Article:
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When You've Reached Your Limit

I was listening to the radio station KLOVE today as I was driving and heard a Christian singer talk about a time in his life when he was de...

Tuesday, May 9, 2017

Repost-Truth & Grieving

This is a repost from February 2016.

Years ago, after my initial meeting with my new-found Christian psychiatrist, he gave me a diagnosis of Clinical Depression and OCD.  I had never heard of OCD and he explained it to me.  The unsolicited thoughts I was having was an obsession I couldn't control.  There was a chemical imbalance in my brain.  There is a chemical imbalance in anyone's brain who has a mental disorder.  I was eager to learn all about my new diagnoses.  But that couldn't fully happen until I was discharged.  One of the most important doctor visits I had with Dr. G (not his real last name initial) was to have absolute assurance from this Christian man---who he was first; doctor was a second--that I was going to get better.  I asked him that and if I was going to be a functioning mother again.  I then asked him if he could write it on one of his prescription pad sheets so I could take it with me.  Feeling like he knew the plan and was a child of the Man (God) that I was in good hands--it rhymes sorta :-)  I looked at that prescription A LOT.  I taped it to the inside of a notebook and still have that piece of paper!  Relief flowed through me like a wave of emotion when I was told what I had--what the unsolicited thoughts meant and I wasn't going crazy.  I was in tears.  I was just relieved there was a name for it.  You see, this was not talked about at all then as it is now.  People know now what OCD entails for the most part.  The clinical depression is a chronic ongoing depression that needs medical supervision and counseling, usually with medication.

Hope followed relief.  I felt God giving me hope to hang on.  It was going to be a long road, painful at times, but He was going to be with me every step of the way.  "For he will stand for He is able to make him stand." (Romans 14:4).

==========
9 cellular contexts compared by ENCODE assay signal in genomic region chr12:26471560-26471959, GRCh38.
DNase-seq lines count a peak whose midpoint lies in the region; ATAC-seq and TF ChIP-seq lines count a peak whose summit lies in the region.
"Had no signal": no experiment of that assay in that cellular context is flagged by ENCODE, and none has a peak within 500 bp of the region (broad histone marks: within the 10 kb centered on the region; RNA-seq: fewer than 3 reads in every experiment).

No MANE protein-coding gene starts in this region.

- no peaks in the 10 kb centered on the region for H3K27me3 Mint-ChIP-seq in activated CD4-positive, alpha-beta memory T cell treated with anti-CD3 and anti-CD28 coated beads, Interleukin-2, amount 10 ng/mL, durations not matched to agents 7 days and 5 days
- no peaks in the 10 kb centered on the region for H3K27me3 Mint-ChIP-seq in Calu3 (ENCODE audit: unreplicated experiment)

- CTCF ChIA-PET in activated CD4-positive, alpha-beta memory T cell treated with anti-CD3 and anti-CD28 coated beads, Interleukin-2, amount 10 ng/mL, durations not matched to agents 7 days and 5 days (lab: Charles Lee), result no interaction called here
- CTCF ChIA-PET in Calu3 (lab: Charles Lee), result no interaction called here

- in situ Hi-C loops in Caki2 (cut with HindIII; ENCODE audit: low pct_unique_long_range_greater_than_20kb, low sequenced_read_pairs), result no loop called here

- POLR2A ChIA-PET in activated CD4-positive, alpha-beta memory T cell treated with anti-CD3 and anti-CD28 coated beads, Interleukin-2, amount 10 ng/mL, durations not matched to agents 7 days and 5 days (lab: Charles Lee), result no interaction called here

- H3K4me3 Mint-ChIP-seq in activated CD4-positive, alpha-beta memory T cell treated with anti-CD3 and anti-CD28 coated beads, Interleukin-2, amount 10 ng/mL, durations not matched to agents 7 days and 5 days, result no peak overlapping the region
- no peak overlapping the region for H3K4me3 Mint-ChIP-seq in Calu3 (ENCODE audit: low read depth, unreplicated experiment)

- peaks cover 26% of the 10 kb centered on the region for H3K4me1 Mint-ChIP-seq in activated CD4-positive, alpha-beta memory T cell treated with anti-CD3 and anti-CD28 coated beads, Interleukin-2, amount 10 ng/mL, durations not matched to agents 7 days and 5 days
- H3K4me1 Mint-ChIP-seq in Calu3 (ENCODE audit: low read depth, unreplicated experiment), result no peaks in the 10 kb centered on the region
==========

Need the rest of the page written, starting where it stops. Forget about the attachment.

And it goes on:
I was not a patient person.  I am better today, but I don't have it mastered by any means.  So when I was discharged after about 2 weeks--had a relapse a week after that and had to re-enter the hospital--I felt defeated, weak, sadness, less hope, etc.  Having hope and believing it can come and go.  Since this scene was all completely foreign to me, I struggled.  I didn't know that relapses were common, even to be expected.  My 'recipe' of medications to help my chemical imbalance was not working in my favor yet.  Dr. G. needed to adjust them.

The next phase for me was grieving and mourning.  I started grieving the way I was and what I was going to have to live with the rest of my life, more than likely.  "Rejoice with those who rejoice; mourn with those who mourn." (Romans 12:15).  This is a very real emotion when you know things are going to be different now.  I was going to have to make lifestyle changes.  Being overwhelmed was my downfall emotionally.  I learned I couldn't watch certain things on TV or they would trigger my depression or OCD.  I eventually found I couldn't work at all.  I went from full time to 75% to 50%.  None of it worked.  We needed the money to pay bills and live.  Another stressor and one I couldn't handle.  Thank the Lord my father stepped in and offered to help financially.  I had to completely quit working.  All my focus was on trying to get better and be healthy mentally.  I tried not to stay home by myself as much as possible.  My daughter was in daycare during 'school hours'.  I would go eat lunch by myself, have appointments with the doctor or my counselor, go to the movie.  A totally different life I was leading.  I was mourning my old self and my new self and new way of life.  But that's normal and a necessary process.  You can't stuff that kind of thing and not expect it to come bite you again.  It will bubble up and re-surface.